The venerable Walt Mossberg praised Apple for keeping battery life a main concern with the iPad Air, and the journalist noted that the new tablet's performance in this regard was the best he has ever tested. Mossberg was able to manage 12 hours of high definition video playback while multitasking with other apps like Mail.
"This new iPad isn't a radical rethinking of what a tablet can be, but it's a major improvement on a successful product," he says. "It is the best tablet I've ever reviewed."
Aside from the long battery life, Mossberg was impressed by the iPad's heft, or lack thereof.
As for downsides, Apple does not provide its own accessories, like a keyboard, for the iPad, and cost may be an issue for those with tight budgets. In the end, however, Mossberg recommended the iPad Air "hands down."
Jim Dalrymple of The Loop was one of the first to post his review after the embargo lifted on Tuesday night. He had high hopes for the device, and apparently Apple came through.
"The good news is the iPad Air lives up to all of those expectations and more," Dalrymple writes.
Special attention was paid to how light and powerful the iPad Air is compared to its predecessor. Apple managed to shave half a pound off the new model by slimming down the bezel and battery, while boosting performance with its A7 SoC.
TechCrunch's Darrell Etherington says the iPad Air "breathes new life into Apple's original slab-style game-changer." He goes on to mention the performance gains enjoyed by the tablet's A7 chip, which gave a significant boost to iOS apps like Apple's own iLife and iWork suites.
Battery life was again a strong point, but Etherington only squeezed Apple's advertised 10 hours over Wi-Fi, and a little less using LTE data.
He notes that the new iPad may convert some users to a larger display, contrary to the recent trend of consumers gravitating toward smaller-screened and more portable tablets.
Tim Stevens from CNET gave the iPad Air an "Outstanding" 4.5 out of 5 star review, calling it the best full-size tablet on the market. Like Mossberg, Stevens noted the device is priced higher than competitors' offerings, but the performance and design changes could be worth it for many.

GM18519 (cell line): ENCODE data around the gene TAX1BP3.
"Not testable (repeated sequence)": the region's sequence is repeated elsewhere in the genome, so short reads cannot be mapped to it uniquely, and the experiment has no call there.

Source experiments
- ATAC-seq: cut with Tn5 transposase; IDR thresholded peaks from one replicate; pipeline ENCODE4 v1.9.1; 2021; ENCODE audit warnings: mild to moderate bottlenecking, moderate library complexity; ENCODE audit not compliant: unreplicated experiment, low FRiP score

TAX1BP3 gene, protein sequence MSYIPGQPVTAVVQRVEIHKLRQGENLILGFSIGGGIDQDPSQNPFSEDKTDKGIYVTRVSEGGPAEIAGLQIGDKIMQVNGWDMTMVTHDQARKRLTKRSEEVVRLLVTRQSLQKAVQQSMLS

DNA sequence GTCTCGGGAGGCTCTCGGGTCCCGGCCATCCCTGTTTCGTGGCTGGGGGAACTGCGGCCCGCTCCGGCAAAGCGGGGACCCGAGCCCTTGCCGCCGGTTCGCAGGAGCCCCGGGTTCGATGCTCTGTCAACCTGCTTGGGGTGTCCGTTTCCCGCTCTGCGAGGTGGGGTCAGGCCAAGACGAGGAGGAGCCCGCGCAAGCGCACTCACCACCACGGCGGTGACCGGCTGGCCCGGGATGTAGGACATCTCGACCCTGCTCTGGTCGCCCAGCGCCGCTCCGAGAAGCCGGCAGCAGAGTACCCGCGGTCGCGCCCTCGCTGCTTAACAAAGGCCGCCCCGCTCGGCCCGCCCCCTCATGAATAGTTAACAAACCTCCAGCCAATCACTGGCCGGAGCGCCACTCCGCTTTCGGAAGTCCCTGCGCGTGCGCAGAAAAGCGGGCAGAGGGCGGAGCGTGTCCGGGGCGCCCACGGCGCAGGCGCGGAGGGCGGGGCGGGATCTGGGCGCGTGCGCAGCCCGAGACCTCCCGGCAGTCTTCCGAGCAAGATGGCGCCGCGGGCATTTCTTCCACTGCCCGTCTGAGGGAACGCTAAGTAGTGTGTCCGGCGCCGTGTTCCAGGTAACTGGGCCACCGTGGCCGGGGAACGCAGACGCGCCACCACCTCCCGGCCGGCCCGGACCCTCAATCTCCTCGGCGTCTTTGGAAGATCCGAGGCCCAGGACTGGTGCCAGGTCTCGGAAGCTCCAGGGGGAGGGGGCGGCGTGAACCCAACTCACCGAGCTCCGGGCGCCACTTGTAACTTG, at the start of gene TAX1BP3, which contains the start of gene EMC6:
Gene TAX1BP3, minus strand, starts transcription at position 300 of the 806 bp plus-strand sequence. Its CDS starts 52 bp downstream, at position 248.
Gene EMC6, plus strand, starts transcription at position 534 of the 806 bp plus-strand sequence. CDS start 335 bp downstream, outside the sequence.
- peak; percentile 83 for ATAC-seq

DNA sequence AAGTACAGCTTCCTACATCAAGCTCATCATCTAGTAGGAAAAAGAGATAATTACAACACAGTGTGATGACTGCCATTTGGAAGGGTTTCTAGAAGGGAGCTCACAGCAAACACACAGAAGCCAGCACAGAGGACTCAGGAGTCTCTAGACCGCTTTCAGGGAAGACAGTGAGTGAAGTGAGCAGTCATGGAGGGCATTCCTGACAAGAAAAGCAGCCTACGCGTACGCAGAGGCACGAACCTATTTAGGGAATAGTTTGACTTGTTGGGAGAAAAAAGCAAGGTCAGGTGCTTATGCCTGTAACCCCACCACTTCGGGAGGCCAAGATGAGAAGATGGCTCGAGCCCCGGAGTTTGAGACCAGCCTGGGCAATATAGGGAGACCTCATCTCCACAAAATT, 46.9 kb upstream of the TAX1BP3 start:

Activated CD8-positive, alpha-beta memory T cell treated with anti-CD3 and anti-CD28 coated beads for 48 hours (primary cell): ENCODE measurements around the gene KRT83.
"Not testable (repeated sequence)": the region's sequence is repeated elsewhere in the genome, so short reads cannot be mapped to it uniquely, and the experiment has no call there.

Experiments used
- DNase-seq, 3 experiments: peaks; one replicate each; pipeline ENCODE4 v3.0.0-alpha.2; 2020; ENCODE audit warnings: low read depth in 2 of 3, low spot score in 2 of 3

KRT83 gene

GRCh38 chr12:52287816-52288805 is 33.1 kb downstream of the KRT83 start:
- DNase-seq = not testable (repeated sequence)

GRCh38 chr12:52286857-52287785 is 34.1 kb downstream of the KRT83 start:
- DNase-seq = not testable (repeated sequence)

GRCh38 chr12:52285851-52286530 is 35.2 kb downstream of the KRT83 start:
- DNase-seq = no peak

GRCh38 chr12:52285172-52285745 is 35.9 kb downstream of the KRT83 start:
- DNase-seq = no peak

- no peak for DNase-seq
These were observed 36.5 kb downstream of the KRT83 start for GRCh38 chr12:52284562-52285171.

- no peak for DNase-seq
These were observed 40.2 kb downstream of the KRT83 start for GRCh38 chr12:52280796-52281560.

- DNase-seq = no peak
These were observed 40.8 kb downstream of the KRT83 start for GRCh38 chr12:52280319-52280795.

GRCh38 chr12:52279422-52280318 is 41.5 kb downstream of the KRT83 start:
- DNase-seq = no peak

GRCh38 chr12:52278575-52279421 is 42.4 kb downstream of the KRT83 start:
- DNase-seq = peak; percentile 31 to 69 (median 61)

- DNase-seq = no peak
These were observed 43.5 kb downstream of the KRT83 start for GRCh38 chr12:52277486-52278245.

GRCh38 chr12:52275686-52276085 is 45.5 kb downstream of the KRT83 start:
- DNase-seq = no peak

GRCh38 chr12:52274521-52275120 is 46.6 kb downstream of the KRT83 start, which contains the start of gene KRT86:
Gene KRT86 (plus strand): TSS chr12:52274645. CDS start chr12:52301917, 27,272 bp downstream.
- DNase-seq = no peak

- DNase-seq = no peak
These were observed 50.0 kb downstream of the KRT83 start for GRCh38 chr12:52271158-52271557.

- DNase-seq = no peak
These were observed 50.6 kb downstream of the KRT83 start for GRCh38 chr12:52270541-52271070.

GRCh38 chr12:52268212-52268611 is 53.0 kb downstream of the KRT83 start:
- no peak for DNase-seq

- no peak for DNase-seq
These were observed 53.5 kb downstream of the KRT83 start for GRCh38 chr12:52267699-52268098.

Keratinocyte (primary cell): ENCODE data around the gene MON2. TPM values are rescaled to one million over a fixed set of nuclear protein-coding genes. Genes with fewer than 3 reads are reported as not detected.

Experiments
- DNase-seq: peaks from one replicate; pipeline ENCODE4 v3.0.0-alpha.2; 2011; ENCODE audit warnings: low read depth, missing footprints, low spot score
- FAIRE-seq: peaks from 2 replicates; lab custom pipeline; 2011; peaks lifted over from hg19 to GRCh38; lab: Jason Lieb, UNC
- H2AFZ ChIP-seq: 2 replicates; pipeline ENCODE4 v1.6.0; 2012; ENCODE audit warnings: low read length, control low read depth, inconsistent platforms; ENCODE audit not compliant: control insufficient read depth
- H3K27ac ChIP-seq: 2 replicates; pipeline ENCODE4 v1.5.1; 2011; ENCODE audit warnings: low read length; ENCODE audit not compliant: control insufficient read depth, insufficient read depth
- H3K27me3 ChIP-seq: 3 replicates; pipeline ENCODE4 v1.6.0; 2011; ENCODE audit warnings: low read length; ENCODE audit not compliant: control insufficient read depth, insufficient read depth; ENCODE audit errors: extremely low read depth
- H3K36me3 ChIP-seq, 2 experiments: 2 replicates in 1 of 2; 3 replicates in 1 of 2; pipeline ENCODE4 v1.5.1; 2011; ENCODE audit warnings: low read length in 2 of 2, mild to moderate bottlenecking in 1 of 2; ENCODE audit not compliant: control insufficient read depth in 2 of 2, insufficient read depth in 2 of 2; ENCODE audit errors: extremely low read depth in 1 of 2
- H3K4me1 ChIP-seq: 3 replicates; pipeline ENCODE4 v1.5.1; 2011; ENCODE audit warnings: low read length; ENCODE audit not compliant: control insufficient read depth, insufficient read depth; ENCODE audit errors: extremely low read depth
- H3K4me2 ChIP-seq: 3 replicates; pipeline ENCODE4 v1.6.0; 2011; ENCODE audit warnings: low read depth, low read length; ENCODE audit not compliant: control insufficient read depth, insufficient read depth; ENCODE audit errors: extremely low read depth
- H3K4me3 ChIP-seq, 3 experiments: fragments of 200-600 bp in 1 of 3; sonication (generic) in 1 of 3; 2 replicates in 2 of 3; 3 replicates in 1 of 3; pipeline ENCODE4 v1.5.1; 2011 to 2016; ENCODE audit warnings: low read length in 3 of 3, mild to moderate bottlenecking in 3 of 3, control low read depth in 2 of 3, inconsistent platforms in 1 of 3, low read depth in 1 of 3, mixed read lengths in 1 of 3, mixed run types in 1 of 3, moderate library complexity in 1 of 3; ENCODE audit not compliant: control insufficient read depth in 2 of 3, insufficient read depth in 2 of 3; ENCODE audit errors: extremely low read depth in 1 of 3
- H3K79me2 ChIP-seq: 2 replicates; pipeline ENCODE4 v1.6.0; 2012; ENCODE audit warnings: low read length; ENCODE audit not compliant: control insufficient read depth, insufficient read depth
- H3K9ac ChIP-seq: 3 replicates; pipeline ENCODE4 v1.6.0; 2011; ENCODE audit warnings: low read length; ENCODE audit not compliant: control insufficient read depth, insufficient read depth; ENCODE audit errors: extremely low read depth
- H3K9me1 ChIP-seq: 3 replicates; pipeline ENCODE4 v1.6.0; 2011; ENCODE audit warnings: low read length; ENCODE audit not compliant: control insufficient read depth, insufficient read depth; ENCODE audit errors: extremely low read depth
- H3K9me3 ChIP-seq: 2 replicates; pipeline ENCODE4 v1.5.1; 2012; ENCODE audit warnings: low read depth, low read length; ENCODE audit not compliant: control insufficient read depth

"Indeed, pick up an Air and you'll be reminded of the first time you held a Mini," Stevens writes. "It's a 'wow' moment."
As for performance, CNET found the A7 chip clocked at 1.39GHz, slightly higher than the iPhone 5s' 1.29GHz. The added speed comes at the price of heat, though the unit is a bit cooler than the fourth-gen model.
He points out that, while the internals are largely similar to last year's model, the new iPad's aesthetics put it "on another planet."
Engadget's Brad Molen found similar results in battery life and performance tests. The design was especially important for Molen.
"Not every manufacturer can produce a thin and light device without also making it feel cheap or flimsy, but Apple nailed it," he writes.
Molen compares the iPad Air to a larger iPad mini, and despite the mediocre camera performance, finds the tablet to be the best iPad yet.
Other notable reviews
The New York Times
Sales of the iPad Air will kick off on Friday, with Apple Stores opening early at 8 a.m. for the event. Additionally, those interested can arrange for in-store pickups, with orders thought to start on Nov. 1 at 12:01 a.m. Pacific.